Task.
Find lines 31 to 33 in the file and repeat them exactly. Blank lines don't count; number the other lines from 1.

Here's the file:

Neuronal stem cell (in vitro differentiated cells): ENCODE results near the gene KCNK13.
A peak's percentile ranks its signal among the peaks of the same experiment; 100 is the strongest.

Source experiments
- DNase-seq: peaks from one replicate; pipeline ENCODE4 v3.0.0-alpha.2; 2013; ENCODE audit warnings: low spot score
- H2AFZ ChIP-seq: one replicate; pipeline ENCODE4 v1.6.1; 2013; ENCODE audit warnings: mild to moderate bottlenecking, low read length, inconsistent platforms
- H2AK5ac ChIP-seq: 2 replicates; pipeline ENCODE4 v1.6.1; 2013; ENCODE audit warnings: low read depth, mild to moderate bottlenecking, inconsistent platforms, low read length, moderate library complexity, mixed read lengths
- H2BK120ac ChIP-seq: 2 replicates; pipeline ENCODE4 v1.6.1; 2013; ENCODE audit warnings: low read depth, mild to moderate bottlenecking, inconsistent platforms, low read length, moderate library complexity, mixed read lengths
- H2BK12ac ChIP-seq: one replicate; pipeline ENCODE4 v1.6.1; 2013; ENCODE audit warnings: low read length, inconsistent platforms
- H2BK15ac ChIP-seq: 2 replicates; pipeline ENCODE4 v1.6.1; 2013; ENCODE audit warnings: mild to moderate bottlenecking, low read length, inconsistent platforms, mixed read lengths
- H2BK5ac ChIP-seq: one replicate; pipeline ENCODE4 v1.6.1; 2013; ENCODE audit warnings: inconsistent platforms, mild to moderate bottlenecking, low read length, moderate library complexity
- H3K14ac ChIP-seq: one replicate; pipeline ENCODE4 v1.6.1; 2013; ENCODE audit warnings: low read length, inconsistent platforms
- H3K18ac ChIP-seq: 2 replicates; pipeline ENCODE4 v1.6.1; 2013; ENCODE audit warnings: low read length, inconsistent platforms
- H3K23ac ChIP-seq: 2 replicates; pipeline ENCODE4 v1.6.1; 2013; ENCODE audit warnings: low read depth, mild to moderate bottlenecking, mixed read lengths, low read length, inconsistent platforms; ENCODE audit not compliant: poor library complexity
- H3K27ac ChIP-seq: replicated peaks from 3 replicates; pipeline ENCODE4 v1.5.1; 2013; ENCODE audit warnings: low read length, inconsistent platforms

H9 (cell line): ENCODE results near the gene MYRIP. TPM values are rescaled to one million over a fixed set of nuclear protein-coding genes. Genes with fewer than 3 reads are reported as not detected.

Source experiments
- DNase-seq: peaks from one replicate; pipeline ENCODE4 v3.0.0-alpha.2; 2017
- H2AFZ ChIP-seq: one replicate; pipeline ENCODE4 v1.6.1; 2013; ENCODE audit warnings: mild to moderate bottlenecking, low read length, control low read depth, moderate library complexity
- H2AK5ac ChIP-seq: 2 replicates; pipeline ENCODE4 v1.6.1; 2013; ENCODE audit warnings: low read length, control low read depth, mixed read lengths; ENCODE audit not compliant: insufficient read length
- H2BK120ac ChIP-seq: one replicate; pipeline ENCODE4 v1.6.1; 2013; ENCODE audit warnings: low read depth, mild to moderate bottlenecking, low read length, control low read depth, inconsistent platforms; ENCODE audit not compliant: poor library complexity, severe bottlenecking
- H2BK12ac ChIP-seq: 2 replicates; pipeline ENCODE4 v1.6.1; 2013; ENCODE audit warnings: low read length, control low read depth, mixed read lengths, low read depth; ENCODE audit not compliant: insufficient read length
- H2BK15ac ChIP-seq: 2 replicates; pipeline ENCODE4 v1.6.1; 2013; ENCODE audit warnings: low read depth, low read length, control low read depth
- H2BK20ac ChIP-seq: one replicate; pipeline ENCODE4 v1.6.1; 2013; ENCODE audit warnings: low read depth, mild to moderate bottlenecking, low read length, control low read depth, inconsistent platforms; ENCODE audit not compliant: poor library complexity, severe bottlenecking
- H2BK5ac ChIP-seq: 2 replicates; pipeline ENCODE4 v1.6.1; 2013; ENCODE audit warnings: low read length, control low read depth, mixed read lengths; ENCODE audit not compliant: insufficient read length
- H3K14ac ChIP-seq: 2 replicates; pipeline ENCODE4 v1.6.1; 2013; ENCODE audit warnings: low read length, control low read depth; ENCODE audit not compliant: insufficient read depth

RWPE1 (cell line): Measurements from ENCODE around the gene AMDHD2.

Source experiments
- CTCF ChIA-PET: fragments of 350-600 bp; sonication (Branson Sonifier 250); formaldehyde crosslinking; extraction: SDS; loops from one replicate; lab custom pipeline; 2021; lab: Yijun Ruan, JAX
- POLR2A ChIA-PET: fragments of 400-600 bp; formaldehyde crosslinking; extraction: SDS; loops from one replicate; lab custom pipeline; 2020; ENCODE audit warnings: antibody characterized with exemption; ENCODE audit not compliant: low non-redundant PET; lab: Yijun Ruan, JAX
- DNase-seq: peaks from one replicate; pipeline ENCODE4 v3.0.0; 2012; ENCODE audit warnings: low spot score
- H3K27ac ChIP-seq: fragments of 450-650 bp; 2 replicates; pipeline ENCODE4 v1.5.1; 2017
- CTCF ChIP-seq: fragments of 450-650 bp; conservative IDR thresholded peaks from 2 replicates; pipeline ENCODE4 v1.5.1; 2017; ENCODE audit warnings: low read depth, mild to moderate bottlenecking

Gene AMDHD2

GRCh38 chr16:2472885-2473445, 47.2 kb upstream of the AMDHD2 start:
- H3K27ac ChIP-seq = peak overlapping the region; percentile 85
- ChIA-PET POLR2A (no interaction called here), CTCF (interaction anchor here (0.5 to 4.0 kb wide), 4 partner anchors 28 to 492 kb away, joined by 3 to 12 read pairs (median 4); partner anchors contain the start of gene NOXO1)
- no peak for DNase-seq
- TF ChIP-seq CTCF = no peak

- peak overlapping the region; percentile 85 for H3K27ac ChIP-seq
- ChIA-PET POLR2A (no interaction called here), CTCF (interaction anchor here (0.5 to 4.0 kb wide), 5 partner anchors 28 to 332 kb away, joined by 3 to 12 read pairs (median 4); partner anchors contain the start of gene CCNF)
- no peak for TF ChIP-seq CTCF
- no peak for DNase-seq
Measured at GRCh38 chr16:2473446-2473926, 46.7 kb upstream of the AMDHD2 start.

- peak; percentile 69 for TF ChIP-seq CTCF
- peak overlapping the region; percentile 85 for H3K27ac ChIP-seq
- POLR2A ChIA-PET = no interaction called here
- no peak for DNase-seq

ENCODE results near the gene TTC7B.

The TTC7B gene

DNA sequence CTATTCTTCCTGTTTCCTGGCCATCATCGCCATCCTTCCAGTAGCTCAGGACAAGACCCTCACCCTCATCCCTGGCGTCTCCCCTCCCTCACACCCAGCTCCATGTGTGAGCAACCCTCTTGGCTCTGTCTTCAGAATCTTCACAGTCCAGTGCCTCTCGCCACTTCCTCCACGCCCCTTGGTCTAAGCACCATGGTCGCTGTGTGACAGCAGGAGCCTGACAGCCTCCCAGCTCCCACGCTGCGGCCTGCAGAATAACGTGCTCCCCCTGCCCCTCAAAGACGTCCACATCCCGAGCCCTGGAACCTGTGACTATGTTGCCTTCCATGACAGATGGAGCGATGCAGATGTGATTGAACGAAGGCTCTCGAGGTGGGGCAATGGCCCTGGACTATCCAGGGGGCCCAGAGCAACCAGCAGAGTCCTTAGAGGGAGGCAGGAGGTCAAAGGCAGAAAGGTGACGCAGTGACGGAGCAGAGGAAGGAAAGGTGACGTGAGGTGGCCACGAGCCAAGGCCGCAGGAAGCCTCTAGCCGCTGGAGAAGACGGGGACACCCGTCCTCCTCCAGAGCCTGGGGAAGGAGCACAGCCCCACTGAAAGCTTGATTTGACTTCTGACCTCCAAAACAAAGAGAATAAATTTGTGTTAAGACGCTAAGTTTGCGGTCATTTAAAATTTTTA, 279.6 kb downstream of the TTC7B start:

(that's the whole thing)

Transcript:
- H3K27ac ChIP-seq: fragments of 450-650 bp; 2 replicates; pipeline ENCODE4 v1.5.1; 2017
- CTCF ChIP-seq: fragments of 450-650 bp; conservative IDR thresholded peaks from 2 replicates; pipeline ENCODE4 v1.5.1; 2017; ENCODE audit warnings: low read depth, mild to moderate bottlenecking

Gene AMDHD2